The State Government has accepted all recommendations handed down in the Rice Review - with work to implement them starting immediately.
The independent review findings by Paul Rice QC specifically focused on the protocols and reporting practices of the Department for Child Protection in relation to two recent cases involving teenage girls.
The Rice Review was tabled in Parliament today, and is now publicly available. Certain sections have been redacted to protect the privacy of the two teenage girls mentioned in the report.
Mr Rice QC made six recommendations in his report. The Government has accepted all recommendations and will be introducing additional measures.
These additional measures include:
- Further to Recommendations 1, 2 and 3, we will be establishing a permanent Significant Incident Reporting Unit, to be headed by the Crown Solicitor's nominee. This person will be working closely with the Department for Child Protection Chief Executive, but will report to the Chief Executive of the Department for Premier and Cabinet until we are confident that the reporting mechanisms are being followed, including to the Minister. This person will also review data collection to ensure the information required by the reporting procedure is available to the Chief Executive and the Minister.
- Further to Recommendation 4, we will be asking the Commissioner for Public Sector Employment to oversee the staff education program to ensure the Incident Management procedure is understood and implemented.
- Further to Recommendations 5 and 6, the Attorney-General will introduce legislation to Parliament within 30 days, to give effect to this recommendations.
Deputy Premier Vickie Chapman said the Government is acting swiftly to address the issues outlined in Judge Rice's report.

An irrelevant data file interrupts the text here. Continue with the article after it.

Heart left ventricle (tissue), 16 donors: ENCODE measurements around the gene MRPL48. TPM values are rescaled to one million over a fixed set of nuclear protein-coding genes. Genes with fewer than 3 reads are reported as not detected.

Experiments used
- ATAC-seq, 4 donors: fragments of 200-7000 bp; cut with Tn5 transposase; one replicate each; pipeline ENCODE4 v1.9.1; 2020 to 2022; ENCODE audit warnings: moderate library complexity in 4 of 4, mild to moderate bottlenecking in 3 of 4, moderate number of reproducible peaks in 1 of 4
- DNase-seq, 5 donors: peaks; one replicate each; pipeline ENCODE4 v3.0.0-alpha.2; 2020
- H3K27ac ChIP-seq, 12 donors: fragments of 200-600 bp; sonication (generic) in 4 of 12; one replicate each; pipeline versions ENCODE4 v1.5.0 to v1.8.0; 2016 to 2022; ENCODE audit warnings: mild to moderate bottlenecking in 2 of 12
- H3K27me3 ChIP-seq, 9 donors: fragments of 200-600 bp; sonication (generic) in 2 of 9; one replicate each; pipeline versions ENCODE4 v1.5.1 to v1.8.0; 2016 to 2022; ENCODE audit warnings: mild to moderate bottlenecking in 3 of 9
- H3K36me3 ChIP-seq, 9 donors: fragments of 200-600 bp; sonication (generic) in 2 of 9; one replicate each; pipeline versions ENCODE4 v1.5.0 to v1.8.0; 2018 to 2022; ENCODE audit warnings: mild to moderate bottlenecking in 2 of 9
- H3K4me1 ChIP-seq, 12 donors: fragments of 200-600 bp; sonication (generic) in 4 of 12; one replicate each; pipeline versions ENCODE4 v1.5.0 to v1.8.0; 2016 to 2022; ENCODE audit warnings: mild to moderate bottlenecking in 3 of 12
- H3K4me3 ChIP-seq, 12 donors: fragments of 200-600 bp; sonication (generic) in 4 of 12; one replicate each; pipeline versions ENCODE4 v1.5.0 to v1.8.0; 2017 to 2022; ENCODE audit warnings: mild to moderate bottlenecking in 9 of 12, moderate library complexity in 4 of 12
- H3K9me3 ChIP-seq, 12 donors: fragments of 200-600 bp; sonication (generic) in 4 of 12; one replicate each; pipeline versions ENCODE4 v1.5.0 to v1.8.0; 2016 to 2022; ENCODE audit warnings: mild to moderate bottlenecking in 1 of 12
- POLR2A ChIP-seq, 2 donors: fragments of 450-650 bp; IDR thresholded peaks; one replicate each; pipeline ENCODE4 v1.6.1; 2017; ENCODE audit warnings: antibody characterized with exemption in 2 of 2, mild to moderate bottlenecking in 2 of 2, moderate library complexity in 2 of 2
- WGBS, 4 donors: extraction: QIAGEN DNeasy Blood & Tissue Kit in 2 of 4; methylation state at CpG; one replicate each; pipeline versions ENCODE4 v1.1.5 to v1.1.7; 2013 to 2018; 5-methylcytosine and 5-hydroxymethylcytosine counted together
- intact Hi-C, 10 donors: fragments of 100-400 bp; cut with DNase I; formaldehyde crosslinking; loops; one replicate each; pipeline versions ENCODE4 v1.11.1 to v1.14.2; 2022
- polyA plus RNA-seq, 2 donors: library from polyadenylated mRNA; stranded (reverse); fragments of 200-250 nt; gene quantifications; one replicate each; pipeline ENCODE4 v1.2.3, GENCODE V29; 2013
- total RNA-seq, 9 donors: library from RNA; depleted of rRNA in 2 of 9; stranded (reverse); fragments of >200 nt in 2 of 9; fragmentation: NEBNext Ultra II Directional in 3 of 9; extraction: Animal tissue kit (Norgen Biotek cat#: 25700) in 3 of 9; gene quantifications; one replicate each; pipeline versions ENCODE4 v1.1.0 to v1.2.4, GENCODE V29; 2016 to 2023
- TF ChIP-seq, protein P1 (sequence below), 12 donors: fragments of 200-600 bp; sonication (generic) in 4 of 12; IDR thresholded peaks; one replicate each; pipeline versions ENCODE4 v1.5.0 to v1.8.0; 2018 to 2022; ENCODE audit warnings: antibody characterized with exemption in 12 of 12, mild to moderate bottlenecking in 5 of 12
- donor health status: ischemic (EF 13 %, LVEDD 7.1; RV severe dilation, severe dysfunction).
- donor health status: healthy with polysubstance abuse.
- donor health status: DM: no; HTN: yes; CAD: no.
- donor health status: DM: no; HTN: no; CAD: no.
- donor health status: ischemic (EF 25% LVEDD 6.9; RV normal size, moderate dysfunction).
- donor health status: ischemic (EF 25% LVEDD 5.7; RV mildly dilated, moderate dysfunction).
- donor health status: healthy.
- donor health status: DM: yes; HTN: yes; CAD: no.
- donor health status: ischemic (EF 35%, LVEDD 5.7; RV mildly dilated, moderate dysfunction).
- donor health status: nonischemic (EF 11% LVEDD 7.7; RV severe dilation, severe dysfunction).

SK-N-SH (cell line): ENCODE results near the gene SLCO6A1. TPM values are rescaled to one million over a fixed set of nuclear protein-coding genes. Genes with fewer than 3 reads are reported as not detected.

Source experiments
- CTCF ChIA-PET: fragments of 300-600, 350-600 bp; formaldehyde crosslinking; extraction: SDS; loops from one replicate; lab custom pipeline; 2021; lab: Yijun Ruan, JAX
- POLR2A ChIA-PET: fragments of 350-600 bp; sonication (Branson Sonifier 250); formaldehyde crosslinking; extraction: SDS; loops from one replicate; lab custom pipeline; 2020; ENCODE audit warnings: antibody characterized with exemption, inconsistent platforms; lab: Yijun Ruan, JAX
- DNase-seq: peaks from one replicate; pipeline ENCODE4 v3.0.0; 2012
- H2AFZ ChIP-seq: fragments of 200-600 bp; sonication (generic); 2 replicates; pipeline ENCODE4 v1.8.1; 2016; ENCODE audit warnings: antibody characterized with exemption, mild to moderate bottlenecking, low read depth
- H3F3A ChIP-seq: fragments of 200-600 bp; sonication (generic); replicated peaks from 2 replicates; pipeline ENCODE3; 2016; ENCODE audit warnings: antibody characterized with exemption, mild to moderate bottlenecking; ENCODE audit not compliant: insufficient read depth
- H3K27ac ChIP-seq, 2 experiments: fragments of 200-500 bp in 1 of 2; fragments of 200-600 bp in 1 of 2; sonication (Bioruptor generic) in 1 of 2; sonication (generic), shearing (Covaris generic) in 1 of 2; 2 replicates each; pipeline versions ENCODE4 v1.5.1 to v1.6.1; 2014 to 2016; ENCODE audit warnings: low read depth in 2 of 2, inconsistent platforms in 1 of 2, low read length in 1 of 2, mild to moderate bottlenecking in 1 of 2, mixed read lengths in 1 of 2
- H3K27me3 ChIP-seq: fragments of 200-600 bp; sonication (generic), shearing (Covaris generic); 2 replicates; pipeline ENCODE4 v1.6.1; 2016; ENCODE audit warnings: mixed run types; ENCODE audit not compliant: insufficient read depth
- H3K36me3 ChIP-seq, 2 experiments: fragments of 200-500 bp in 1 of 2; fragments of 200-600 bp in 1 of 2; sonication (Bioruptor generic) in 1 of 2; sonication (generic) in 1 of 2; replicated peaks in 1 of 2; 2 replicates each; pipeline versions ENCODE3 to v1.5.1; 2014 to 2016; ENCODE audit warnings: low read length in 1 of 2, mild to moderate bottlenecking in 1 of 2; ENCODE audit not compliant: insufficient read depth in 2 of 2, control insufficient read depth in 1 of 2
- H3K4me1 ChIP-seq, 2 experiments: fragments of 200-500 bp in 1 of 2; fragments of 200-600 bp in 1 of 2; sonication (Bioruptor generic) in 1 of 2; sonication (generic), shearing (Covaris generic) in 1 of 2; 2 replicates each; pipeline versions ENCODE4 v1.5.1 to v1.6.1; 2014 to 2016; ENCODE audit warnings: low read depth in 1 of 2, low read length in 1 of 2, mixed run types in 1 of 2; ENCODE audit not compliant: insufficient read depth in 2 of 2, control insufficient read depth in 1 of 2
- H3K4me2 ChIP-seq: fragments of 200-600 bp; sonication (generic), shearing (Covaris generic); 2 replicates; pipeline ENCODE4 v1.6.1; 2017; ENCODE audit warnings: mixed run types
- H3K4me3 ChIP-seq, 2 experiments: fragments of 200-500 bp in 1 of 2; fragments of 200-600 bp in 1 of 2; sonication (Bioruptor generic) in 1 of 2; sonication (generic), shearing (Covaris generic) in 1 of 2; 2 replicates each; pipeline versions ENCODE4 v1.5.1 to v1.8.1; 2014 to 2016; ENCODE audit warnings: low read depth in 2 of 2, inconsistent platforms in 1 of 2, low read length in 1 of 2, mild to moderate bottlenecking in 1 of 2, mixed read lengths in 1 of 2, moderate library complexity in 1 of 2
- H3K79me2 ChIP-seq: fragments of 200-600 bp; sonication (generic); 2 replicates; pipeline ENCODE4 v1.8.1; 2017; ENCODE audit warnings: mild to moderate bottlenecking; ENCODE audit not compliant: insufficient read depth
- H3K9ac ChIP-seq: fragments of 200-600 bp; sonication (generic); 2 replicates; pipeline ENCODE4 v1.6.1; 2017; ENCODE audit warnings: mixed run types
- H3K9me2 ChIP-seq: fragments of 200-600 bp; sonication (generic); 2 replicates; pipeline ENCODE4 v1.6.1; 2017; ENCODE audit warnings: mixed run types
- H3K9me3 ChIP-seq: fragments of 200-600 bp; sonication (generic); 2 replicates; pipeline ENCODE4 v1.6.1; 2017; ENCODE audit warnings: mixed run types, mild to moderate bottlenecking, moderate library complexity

"Accepting the recommendations of Mr Rice QC's Review is only the start. We must have the mechanisms in place to ensure those recommendations are implemented efficiently," Deputy Premier Chapman said.
"We will achieve this by going to extra mile and establishing additional reporting safeguards, undertaking a comprehensive staff education programme overseen by the Commissioner for Public Sector Employment, and introducing tougher legislation regarding breaches of Written Directions," she said.
"These measures will be actioned as soon as possible."
Minister for Child Protection Rachel Sanderson welcomed Mr Rice QC's report.
"We thank Mr Rice QC for delivering his independent report to the Government and we will now work with the Department for Child Protection, and any other agencies to action his recommendations," said Minister Sanderson.
“It is clear that the current significant incident reporting is overly complex and the Department for Child Protection will now take this opportunity to re-write the policy to be clear and concise, as well as undertake an education program for staff.
“Mr Rice QC’s report is an opportunity for us to ensure we are continually improving and strengthening practices within the Department for Child Protection to ensure we are getting the best outcomes for our most vulnerable children and young people.”
Minister Sanderson said continually improving the state’s child protection system remained a priority.
“Since coming into Government, we have been working hard to ensure we improve outcomes for children and young people in care. Their safety and wellbeing remains our priority,” said Minister Sanderson.
“Furthermore, the privacy of the two young people in this report is paramount.”